Studio Götz, University of the Arts Berlin, 2017
In Collaboration with Helene Peters

Karl Marxallee is located on the Stralau peninsula in the heart of Berlin. It is characterized by socialist plattenbau buildings built in the 1950s. These buildings manifest equality as a guarantee for a quality life. At the same time, the equality is the advantage and weakness of the concept. On the one hand, their realization is inexpensive; on the other hand, the ever-changing architecture, for whose design the architect loses in relevance, increasingly standardizes the cityscape.
How should we react to times in which the price determines the market and architecture can be designed autonomously by humans?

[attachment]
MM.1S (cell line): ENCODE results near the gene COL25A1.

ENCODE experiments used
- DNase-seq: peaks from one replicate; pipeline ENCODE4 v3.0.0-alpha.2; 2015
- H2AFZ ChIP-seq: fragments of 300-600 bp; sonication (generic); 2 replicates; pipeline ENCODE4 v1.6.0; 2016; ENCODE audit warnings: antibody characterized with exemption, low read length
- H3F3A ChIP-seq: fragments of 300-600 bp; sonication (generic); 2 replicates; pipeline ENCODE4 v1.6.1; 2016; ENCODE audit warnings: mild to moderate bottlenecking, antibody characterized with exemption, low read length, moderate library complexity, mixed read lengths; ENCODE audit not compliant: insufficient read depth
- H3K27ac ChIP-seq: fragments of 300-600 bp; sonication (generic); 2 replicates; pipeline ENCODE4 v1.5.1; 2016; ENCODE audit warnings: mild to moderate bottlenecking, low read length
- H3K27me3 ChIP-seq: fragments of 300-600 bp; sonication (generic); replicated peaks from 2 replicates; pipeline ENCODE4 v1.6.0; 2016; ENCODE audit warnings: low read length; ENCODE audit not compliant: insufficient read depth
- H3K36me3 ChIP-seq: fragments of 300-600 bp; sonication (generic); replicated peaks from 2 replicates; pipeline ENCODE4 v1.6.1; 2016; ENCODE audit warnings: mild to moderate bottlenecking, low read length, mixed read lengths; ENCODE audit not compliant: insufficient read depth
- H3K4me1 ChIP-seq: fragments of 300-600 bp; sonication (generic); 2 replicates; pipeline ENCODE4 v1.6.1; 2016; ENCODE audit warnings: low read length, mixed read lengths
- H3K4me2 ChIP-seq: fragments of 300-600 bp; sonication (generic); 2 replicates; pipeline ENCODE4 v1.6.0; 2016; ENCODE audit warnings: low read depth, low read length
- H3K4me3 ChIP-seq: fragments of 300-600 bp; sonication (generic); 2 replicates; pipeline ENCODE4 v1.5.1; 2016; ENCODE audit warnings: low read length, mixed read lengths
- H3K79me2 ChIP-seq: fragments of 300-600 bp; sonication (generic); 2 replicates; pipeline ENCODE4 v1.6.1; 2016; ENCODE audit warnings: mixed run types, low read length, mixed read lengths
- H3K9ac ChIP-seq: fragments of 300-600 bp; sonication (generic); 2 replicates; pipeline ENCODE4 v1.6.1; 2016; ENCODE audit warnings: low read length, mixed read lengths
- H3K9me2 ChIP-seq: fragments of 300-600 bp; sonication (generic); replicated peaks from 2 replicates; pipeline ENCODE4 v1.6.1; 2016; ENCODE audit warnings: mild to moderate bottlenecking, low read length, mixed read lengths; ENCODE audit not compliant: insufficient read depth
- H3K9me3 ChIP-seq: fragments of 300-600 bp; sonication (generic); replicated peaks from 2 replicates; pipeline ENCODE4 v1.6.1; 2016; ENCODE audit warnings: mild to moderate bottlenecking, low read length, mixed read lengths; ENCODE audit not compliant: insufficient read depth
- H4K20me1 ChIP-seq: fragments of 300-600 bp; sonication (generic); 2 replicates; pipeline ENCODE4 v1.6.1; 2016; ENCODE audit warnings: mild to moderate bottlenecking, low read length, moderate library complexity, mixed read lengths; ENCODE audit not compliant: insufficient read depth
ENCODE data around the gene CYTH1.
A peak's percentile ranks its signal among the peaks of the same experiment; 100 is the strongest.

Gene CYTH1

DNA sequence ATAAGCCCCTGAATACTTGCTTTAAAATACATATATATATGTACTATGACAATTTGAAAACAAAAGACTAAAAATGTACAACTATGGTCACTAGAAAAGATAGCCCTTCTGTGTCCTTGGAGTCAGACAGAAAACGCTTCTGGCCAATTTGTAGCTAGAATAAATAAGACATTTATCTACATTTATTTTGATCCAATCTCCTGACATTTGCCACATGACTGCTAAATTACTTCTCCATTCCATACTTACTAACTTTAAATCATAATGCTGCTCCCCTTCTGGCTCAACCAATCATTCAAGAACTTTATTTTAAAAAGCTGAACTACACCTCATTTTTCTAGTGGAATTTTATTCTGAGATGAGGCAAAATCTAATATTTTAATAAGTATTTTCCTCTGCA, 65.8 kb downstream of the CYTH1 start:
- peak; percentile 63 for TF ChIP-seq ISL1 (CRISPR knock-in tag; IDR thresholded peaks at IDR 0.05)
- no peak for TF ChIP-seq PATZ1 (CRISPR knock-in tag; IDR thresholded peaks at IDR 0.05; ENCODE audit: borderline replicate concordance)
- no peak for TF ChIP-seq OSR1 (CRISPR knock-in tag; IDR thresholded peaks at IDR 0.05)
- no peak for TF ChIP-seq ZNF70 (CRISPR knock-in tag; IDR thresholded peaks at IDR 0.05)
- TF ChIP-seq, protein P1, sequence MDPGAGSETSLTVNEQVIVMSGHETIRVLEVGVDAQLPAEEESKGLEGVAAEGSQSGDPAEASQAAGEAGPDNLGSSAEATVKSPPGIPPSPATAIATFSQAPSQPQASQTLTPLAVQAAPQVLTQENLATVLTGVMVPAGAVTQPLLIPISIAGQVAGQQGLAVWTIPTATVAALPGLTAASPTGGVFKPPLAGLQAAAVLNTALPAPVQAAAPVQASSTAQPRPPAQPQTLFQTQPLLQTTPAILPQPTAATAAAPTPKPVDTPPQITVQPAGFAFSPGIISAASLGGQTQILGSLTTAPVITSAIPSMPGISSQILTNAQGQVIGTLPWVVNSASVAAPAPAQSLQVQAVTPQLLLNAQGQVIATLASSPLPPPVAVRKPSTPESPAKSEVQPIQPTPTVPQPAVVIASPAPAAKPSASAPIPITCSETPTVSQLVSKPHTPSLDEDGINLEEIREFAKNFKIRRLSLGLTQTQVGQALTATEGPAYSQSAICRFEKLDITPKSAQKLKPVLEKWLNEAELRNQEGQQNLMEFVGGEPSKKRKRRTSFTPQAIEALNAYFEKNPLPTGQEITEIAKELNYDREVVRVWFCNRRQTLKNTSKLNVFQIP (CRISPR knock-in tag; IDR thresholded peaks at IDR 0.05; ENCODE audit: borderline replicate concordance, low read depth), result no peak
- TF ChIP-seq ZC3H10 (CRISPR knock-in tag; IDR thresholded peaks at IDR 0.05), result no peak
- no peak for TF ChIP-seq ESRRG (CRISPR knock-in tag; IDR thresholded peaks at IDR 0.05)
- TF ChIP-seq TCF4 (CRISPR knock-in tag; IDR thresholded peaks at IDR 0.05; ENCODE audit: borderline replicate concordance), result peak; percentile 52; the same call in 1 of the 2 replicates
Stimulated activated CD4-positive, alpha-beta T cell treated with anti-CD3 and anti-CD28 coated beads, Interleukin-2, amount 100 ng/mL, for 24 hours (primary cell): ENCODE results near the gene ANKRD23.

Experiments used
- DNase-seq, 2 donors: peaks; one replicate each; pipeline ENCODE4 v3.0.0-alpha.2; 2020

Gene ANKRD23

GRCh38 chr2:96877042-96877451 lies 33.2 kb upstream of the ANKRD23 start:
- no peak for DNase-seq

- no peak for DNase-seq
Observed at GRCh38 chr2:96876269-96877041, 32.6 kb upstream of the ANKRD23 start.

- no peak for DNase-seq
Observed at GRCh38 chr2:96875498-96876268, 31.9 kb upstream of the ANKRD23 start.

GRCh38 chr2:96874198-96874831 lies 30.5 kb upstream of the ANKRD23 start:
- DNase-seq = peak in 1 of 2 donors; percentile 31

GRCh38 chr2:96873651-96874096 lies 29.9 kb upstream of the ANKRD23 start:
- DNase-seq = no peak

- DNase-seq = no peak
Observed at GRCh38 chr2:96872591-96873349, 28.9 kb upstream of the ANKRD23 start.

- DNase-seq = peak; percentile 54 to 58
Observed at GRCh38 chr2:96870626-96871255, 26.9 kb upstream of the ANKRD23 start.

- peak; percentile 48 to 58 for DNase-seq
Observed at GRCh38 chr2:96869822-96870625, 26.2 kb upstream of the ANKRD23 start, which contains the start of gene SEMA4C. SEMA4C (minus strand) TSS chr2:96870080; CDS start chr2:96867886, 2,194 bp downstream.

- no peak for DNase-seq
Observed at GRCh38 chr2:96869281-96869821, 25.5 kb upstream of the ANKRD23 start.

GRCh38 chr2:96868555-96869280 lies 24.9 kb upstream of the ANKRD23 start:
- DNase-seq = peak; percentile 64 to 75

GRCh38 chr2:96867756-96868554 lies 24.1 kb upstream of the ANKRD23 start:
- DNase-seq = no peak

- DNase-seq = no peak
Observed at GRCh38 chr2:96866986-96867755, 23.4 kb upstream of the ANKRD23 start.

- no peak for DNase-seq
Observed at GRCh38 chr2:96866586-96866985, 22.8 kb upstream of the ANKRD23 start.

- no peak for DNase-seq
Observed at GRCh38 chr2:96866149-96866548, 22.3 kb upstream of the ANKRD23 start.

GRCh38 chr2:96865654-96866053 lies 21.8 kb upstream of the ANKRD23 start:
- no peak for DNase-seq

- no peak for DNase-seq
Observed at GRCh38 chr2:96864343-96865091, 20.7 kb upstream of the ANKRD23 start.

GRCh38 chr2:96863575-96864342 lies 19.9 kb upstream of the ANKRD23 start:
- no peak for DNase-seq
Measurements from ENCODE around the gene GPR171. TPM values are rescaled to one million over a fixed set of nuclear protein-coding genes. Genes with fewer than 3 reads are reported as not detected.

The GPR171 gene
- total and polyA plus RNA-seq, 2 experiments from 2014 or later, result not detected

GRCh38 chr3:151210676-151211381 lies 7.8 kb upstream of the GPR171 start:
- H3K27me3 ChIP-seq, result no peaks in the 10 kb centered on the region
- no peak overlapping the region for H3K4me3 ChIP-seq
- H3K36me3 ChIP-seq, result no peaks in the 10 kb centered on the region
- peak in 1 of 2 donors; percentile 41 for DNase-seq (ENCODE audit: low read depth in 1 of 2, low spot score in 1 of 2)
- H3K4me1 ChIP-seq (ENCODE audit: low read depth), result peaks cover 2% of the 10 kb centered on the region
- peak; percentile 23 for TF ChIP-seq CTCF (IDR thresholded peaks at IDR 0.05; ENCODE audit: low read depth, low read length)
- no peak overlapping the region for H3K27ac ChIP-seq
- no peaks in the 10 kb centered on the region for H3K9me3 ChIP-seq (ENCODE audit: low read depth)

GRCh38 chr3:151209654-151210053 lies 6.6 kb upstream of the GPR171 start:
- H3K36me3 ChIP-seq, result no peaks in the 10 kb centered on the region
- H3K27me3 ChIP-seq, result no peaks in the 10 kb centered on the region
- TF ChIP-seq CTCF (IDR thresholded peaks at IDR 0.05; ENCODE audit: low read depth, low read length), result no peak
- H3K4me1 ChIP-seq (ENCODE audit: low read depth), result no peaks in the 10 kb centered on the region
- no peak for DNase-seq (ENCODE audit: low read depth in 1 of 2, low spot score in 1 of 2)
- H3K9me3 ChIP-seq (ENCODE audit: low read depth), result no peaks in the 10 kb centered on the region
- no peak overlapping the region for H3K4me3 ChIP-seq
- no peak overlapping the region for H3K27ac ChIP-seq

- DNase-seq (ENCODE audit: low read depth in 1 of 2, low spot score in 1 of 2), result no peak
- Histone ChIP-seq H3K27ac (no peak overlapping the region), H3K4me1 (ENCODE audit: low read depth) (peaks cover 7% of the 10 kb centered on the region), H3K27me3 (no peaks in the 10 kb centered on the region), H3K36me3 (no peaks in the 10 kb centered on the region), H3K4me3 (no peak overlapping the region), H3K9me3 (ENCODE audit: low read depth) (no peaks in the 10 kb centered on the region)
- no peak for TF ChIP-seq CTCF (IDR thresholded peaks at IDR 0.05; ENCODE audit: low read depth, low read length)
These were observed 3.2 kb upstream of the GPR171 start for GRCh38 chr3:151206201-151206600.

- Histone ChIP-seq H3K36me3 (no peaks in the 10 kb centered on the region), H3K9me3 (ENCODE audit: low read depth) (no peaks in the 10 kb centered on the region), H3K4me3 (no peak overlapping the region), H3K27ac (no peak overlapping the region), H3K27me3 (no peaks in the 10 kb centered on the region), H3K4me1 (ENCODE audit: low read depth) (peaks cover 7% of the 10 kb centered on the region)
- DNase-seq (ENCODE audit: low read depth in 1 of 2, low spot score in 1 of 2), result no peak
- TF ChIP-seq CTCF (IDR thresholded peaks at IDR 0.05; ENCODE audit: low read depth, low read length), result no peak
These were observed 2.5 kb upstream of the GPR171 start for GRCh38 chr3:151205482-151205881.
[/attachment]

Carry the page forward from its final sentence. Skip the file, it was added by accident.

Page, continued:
The concept of Karl Marxallee 6 begins right at this point. KMA describes a method for design production, which architecture understands as a perpetual play between structure and appropriation. Intermediate and altered, existing and new. The fabrication of the structure of the KMA functions in three steps: twisting, extruding, entangling. Twisting two plates against each other creates a cut, a fragment that forms a space. If these fragments are extruded into the vertical, the structure can be interlocked. The half-finished structure requires the appropriation of the architect and the occupants. It creates a network. Each apartment is located on a segment of its own height. It is organized by a center around which the fragmentary spaces are arranged and looking outwards. The segments are connected by stairs and views. In this way, an infinite number of new, different, versatile apartments can be created, the use of which opens up new possibilities.